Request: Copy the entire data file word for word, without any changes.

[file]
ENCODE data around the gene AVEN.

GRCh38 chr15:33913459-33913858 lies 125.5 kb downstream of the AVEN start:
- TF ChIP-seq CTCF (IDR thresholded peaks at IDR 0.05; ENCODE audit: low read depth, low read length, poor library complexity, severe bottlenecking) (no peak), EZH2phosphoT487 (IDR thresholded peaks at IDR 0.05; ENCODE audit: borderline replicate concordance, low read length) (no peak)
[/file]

ENCODE data around the gene AVEN.

GRCh38 chr15:33913459-33913858 lies 125.5 kb downstream of the AVEN start:
- TF ChIP-seq CTCF (IDR thresholded peaks at IDR 0.05; ENCODE audit: low read depth, low read length, poor library complexity, severe bottlenecking) (no peak), EZH2phosphoT487 (IDR thresholded peaks at IDR 0.05; ENCODE audit: borderline replicate concordance, low read length) (no peak)